15.  For the first time in a long time I have become a little more versatile in the time of day I train. I still prefer to exercise in the morning but I have found out its okay to exercise at different times of day. I have had to swim late morning, bike in the afternoons, run in the evening. That's big for me since I use to only exercise in the morning. If I didn't get it done in the morning it wouldn't get done. With Ironman training you don't have a choice. I didn't have enough time to do everything in the morning or afternoon. Often I had to split it up and do some training in the morning then again in late morning and afternoon. I still MUCH prefer to run in the morning though. Running is the only exercise I despise doing any other time of day. :-)

16.  Gear, gear, gear. Although I don't have top notch stuff or hardly everything that is available to triathletes I have definitely accumulated pretty great stuff. Jamie and I (mostly Jamie) have researched great deals and gotten most everything with discounts.

17.  I am madly in love with my maintenance man. He is my tech man, my maintenance man, my gear man, my go-to-man for all equipment I own. Every once and awhile he even gives me a kiss or two. My maintenance man is the best in Maine and I have him all to myself. I share him with no one. He is the best kept secret. Thanks Jamie for all the changed tires, pumped tubes, seat adjustments, gear adjustments, water bottle adjustments, bike tune ups, and so much more. You are my right hand man and nothing you do goes unnoticed.

18.  Gear educator. Only Jamie knows how much I hate to change tires!!! Thanks babe for making me practice even though you had to listen to me whine and whimper. We still have some more practicing to do.  I wouldn’t have a clue how to change a tired if it wasn’t for you. Wish I could pack you up and bring you along on race day to change all my flats and fix all my problems.

19.  Free babysitting with the best sitter ever is another best kept secret of mine. My babysitter even comes with perks. He bakes bread, has been known to make dinner, picks stuff up, gardens, fixes my car, feeds my boy, loves my boy, changes my boy's very poopy diapers, takes Tucker to some fun places, puts Tuck down for naps, reads to Tucker, plays with Tucker and exceeds all expectations a mother might have for a babysitter. The cool thing is he is my maintenance man. What a handy man. Man of many trades. Love you Jamie.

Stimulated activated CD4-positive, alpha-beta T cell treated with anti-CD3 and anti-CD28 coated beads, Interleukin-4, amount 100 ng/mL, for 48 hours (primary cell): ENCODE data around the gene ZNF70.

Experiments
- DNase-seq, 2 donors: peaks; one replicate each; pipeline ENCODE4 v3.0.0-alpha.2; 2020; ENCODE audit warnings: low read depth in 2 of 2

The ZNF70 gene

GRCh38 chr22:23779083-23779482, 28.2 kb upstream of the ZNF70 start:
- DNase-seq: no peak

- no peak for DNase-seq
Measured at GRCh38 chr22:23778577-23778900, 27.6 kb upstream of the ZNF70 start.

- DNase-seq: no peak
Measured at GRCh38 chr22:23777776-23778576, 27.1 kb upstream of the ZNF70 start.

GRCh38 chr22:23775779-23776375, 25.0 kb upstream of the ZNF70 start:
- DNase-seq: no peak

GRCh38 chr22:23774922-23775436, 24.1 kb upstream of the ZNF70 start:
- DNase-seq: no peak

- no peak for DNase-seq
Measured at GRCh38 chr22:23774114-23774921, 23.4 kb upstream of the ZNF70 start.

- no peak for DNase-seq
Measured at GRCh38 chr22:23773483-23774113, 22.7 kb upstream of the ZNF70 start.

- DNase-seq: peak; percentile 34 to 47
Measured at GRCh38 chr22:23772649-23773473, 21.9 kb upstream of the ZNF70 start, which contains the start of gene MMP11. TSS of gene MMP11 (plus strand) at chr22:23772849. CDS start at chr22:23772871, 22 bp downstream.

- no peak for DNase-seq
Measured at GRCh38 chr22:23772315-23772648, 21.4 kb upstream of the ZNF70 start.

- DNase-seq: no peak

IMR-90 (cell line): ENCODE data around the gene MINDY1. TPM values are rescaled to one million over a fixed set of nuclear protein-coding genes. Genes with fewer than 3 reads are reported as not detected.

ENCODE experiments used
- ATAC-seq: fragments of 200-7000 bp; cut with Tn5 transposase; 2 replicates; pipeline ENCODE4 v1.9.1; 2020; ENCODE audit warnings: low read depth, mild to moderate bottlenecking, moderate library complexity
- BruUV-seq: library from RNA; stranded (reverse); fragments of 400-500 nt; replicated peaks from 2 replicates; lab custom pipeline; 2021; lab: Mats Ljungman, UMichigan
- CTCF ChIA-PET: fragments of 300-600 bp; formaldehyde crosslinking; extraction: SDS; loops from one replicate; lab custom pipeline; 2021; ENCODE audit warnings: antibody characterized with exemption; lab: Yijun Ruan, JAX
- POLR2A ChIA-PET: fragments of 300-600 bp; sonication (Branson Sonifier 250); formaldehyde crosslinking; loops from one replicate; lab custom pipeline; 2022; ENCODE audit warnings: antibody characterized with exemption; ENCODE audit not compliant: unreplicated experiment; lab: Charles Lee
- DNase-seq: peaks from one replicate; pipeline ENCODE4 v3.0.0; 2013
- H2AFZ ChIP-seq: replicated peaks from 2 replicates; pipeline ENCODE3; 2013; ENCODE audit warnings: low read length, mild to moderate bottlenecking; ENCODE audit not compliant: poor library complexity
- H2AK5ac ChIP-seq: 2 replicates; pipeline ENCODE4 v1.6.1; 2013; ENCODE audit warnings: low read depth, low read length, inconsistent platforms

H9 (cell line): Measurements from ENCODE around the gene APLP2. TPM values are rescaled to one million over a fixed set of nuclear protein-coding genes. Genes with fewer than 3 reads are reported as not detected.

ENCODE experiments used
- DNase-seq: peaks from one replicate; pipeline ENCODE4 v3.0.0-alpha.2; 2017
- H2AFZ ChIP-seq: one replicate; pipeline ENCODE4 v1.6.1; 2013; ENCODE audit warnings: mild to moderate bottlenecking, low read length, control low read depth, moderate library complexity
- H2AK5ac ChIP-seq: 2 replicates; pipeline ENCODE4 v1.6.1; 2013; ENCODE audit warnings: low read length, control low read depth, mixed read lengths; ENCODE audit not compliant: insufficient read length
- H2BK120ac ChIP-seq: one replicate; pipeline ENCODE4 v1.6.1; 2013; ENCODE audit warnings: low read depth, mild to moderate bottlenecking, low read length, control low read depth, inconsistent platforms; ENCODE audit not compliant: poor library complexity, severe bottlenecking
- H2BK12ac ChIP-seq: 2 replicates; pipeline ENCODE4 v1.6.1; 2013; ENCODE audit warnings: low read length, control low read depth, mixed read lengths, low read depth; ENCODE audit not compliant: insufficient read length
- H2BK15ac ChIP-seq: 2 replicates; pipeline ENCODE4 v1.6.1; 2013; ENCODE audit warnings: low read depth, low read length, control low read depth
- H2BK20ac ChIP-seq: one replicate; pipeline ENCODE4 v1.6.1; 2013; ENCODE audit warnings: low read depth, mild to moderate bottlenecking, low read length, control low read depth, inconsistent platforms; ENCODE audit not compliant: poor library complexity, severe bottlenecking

20.  Backup babysitters!! Yes, I even have back-up babysitters who are totally amazing. My mom and dad have watched Tuck a number of times while I trained or raced. When I'm racing I have to have my maintenance man with me so Tuck gets to spend quality time with his Grampy and Grammy. They are so good with him; fun, active and consistent. Sometimes Tuck misses his naps when he is with Grampy and Grammy though. :-)

21.  Most importantly:

Every stroke, every pedal, every step are given to me from God. He is the reason my body is able to do any of this. He deserves all the credit. God is so loving, selfless, and patient. He has for some reason given me this opportunity. Somehow I hope this experience will glorify Him and Him alone. God is great. I don't totally understand why He has allowed me to do such an involved sport. Any way you look at it, it has definitely taken time away from God. I prayed before every bit of training so we were never separated but our one-on-one quite time was limited. I don’t' like it and I understand it's the most important thing for me to do daily. For some reason God has been patient with me and has given me the strength to do this crazy event. Some day it will all make sense. To God be the glory. I am but a feeble, mortal human who is nothing without God. God has watched out for me every step of the way and has protected my very fragile life in the water and on the road. For that and many other reasons I am so grateful.

"Therefore, since we are surrounded by such a great cloud of witnesses, let us throw off everything that hinders and the sin that so easily entangles, and let us run with perseverance the race marked out for us. Let us fix our eyes on Jesus, the author and perfecter of our faith, who for the joy set before Him endured the cross, scorning its shame, and sat down at the right hand of the throne of God. Consider Him who endured such opposition from sinful men, so that you will not grow weary and lose heart...Therefore, strengthen your feeble arms and weak knees. " Hebrews 12: 1-3 & 12

One week from now I will be packing up and getting ready to head to Lake Placid. Dear Lord please grant my family and me safe travels, healthy body’s and spiritually rich souls. Lord give me Your strength on race day because it’s the only hope I have in crossing the finish line. You and I God; I want to be on your team, God. It’s all that matters; being on Your team!!!

Monday, July 2, 2012